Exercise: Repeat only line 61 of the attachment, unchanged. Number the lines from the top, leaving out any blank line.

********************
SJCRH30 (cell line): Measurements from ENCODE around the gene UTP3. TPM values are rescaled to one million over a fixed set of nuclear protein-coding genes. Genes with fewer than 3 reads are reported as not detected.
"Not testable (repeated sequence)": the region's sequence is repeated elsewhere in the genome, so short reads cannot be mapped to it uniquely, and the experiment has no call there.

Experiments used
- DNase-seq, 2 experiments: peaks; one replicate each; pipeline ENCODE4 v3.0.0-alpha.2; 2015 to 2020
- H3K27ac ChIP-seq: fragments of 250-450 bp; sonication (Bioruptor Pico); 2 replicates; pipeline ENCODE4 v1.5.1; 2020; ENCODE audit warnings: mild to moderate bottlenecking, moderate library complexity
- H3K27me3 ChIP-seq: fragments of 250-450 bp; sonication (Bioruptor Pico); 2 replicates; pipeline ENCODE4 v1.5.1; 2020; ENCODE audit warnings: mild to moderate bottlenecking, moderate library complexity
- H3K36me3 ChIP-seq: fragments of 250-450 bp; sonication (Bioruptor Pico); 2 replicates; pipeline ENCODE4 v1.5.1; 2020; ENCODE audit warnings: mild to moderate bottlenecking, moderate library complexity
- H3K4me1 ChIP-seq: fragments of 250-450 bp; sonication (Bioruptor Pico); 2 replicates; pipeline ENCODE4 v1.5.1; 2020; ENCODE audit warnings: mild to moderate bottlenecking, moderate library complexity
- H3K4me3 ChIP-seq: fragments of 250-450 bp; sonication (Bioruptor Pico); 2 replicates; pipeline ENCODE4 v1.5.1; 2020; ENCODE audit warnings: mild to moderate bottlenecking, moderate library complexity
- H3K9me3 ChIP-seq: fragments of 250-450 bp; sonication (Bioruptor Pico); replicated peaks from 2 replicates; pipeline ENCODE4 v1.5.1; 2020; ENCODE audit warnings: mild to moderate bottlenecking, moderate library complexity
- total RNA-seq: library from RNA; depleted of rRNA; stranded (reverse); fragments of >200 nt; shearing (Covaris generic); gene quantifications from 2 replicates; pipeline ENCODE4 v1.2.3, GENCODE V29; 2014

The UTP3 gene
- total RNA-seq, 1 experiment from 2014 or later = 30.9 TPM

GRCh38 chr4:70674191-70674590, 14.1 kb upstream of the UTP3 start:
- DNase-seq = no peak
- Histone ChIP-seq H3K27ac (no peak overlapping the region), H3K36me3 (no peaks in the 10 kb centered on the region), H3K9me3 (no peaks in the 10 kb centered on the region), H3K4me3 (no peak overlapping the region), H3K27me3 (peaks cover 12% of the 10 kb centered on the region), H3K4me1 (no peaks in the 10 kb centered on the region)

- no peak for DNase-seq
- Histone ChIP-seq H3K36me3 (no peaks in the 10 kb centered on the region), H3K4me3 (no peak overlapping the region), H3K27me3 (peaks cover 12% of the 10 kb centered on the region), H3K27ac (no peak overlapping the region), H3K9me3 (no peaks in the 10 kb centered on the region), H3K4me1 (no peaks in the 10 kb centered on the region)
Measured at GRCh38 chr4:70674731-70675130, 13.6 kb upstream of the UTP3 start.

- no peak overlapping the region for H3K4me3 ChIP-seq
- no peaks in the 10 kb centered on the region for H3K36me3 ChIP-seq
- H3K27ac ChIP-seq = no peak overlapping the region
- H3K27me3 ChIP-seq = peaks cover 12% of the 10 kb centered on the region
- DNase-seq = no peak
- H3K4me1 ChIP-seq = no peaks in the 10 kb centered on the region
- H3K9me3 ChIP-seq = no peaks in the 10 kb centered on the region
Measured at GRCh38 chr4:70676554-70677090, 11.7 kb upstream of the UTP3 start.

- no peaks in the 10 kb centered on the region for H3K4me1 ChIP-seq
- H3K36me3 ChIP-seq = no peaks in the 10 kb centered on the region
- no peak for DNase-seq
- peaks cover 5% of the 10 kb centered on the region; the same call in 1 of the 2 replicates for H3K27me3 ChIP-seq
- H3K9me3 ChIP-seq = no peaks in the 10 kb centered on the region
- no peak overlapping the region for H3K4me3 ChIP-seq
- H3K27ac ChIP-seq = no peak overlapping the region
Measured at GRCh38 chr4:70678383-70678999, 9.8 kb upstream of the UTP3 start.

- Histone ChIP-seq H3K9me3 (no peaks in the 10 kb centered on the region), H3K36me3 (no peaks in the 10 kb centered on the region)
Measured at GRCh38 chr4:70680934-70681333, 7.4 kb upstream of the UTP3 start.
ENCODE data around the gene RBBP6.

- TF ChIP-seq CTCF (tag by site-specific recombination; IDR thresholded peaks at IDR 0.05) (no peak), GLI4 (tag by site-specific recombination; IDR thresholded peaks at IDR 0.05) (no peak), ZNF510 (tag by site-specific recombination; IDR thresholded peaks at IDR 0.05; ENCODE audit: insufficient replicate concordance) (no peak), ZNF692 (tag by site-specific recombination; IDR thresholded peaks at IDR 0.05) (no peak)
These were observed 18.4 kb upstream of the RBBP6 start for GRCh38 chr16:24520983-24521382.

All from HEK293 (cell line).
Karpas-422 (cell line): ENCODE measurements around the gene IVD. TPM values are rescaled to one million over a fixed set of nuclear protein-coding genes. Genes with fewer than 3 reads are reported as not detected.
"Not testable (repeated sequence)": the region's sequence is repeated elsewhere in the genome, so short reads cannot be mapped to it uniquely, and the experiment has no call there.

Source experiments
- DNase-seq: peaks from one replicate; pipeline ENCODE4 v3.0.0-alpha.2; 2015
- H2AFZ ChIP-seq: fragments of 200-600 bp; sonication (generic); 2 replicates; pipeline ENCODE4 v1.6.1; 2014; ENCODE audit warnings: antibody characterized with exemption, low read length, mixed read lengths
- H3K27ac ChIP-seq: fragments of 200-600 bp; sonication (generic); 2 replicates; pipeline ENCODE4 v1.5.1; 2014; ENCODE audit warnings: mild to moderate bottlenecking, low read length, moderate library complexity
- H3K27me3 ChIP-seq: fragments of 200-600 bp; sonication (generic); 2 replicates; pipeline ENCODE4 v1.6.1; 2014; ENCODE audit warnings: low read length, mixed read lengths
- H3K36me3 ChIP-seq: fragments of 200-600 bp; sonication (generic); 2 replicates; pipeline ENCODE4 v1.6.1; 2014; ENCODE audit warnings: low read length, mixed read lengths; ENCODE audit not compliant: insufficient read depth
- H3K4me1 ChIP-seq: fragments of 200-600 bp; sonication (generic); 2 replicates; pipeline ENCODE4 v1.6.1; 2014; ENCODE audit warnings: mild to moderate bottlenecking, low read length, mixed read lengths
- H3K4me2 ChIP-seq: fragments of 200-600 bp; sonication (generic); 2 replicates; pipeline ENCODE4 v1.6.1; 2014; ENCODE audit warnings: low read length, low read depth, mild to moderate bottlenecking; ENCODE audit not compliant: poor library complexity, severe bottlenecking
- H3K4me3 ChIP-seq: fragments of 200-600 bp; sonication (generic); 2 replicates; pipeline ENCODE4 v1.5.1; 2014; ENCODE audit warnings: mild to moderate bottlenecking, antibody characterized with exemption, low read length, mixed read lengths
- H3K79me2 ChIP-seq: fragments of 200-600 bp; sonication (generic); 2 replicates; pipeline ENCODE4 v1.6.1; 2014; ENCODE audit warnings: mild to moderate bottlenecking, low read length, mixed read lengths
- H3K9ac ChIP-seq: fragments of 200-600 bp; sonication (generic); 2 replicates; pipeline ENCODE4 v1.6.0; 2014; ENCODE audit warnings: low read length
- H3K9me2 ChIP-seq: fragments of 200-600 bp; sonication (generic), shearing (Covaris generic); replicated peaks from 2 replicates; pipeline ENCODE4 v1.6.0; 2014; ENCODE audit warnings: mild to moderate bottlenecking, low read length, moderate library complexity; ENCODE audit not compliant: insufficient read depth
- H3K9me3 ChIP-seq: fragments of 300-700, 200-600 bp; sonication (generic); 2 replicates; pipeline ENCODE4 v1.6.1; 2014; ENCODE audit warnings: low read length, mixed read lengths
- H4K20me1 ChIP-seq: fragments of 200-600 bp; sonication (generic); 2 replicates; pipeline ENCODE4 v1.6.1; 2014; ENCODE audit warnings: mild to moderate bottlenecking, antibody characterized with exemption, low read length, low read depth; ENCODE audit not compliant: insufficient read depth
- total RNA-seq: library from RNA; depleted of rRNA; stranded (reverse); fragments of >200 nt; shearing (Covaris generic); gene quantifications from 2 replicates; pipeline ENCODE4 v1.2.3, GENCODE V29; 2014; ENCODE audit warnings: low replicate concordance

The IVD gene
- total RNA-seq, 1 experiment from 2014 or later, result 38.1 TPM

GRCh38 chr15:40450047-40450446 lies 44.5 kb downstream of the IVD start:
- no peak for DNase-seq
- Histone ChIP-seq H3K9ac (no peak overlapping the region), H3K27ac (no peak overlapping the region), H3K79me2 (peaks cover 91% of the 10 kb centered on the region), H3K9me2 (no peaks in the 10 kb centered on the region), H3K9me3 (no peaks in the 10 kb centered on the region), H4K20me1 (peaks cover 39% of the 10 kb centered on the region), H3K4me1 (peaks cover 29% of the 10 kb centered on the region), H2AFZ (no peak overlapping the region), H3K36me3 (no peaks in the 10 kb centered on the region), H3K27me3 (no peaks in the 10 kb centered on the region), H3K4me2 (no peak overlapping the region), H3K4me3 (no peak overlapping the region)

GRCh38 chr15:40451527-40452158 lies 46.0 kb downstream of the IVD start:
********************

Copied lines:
GRCh38 chr15:40450047-40450446 lies 44.5 kb downstream of the IVD start: